Last month, the U.S. Department of Agriculture’s Food Safety Inspection Service announced that the agency will be expanding a controversial inspection program that will allow all poultry slaughter plants to participate on a voluntary basis.
There has been no thorough independent review of the project since 2001 when the Government Accounting Office reviewed it and raised serious concerns about the data presented by the service to justify the program, the federation said in a statement.
Sen. Kirsten Gillibrand (D-N.Y.) recently asked the GAO to conduct a review of the program so that the public could be provided with an evaluation of it before expansion was considered. The service’s announcement pre-empts any independent review, the federation said.
The service’s testing data on Salmonella in the plants taking part in the pilot project show that while some plants exceed the standard, others don’t.
Even more troubling is service’s recent admission that plants may temporarily change their food safety processes during the service’s verification sampling, the federation said. In a notice to inspectors, the service said that plants may be increasing chlorine levels in poultry chillers to levels not supported under the plant’s inspection plan prior to or during service’s sampling for Salmonella and then returning to normal chlorine levels after service’s sampling is completed.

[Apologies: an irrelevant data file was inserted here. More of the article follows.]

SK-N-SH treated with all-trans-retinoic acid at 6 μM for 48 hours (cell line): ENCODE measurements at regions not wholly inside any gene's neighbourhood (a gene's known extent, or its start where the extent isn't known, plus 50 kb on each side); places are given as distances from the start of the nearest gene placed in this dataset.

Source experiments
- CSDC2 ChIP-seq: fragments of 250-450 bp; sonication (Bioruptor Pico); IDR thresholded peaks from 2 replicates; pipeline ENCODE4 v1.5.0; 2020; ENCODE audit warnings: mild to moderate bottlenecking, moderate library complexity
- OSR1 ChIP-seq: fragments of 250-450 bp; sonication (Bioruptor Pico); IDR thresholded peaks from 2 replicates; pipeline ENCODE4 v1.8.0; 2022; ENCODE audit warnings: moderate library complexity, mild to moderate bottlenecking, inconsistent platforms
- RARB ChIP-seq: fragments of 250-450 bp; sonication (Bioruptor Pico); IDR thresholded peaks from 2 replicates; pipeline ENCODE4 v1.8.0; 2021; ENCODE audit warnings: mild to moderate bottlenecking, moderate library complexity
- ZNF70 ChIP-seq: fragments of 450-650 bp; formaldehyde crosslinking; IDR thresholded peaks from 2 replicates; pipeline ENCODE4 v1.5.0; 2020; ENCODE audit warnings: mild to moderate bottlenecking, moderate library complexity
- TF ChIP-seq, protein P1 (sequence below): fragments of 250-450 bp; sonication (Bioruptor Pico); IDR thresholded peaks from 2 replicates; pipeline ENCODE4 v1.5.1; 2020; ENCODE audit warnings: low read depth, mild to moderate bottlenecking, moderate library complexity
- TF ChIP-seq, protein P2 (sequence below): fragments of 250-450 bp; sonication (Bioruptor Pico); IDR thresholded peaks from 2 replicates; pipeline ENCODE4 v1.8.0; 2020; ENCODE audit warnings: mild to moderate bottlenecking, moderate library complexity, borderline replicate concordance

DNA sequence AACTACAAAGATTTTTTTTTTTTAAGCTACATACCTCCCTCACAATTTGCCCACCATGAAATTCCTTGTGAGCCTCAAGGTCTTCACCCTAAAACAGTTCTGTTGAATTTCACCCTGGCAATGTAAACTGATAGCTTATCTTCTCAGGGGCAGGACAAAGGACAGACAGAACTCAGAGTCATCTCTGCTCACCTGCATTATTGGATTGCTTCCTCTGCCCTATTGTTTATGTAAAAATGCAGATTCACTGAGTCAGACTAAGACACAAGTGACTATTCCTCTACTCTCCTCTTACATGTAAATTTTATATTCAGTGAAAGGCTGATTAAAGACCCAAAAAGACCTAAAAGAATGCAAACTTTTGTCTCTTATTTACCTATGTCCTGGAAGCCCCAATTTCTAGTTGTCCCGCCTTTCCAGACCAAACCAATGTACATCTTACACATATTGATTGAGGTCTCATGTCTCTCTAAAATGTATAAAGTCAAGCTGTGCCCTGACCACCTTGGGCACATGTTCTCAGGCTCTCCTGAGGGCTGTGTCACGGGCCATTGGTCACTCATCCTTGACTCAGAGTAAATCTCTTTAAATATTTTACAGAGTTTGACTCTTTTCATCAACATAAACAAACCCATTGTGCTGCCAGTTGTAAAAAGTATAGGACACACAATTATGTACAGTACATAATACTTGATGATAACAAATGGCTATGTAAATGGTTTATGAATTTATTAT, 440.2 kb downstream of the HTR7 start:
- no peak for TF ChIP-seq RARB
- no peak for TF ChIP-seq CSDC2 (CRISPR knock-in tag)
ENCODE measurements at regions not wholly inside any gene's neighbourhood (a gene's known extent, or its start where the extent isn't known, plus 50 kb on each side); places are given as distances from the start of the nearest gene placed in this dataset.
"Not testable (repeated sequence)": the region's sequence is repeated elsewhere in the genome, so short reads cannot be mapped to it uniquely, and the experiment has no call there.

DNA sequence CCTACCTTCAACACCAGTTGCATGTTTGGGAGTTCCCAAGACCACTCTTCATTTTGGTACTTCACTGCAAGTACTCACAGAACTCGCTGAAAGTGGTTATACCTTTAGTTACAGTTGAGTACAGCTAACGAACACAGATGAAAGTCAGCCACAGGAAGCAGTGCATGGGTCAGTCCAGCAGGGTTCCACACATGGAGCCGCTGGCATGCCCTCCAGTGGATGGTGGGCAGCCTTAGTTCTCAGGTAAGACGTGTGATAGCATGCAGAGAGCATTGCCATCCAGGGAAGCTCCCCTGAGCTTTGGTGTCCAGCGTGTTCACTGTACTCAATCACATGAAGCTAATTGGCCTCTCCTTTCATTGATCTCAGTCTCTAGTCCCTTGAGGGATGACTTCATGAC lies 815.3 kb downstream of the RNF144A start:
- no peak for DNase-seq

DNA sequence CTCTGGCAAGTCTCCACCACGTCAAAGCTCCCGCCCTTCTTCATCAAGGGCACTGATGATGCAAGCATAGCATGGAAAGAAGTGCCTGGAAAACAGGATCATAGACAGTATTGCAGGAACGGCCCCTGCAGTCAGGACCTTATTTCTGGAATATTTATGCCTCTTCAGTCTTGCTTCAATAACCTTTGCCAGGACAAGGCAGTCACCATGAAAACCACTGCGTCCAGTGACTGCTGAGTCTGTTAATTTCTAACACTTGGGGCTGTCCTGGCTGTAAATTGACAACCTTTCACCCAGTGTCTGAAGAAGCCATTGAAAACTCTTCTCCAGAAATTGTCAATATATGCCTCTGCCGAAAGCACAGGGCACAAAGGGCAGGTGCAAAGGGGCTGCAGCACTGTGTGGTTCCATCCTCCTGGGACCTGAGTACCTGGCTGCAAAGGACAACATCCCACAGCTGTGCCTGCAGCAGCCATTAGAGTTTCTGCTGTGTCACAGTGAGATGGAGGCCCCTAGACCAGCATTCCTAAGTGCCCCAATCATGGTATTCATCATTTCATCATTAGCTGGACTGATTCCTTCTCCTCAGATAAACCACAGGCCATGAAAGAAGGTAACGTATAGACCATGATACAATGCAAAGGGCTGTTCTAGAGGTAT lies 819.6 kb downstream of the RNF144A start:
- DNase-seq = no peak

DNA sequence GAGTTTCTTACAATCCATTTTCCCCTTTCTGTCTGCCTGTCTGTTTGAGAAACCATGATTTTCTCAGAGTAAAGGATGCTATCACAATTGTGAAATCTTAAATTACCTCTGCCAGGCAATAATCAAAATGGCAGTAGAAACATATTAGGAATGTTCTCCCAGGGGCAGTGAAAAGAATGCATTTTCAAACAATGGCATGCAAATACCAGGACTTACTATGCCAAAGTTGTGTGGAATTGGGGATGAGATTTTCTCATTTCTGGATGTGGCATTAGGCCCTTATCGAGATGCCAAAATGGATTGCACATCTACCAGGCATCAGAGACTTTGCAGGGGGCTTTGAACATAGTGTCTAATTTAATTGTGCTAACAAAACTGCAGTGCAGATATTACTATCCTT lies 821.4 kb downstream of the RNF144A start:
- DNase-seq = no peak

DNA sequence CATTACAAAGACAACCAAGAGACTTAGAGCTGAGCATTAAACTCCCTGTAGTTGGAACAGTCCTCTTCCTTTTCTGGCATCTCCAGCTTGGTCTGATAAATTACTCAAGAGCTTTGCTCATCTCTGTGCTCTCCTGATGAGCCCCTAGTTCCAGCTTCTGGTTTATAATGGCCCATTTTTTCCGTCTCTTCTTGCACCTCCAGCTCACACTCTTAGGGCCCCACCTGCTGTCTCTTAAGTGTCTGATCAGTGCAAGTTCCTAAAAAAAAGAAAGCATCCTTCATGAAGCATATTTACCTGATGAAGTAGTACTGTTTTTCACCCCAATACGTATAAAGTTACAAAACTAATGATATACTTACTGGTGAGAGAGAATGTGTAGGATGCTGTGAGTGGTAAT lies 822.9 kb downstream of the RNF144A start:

Such adjustments could lead to different levels of contamination and different sampling results than those in the plant’s day-to-day operation, according to the federation.
The service has no data on plant performance in reducing Campylobacter because the agency has never tested for Campylobacter, the federation said. Last year, the agency proposed new standards for Salmonella and Campylobacter and testing under the new standards has just begun.
Consumers have no assurance that plants using the program’s model can meet the new standards, the federation said. It’s also unclear whether plants that can’t meet the new standards will be allowed to continue operating under program.
Program participation gives plants advantages such as increased line speeds, the federation said. Plants that can’t meet the new standards for reducing pathogens shouldn’t be permitted to continue those advantages, according to the federation.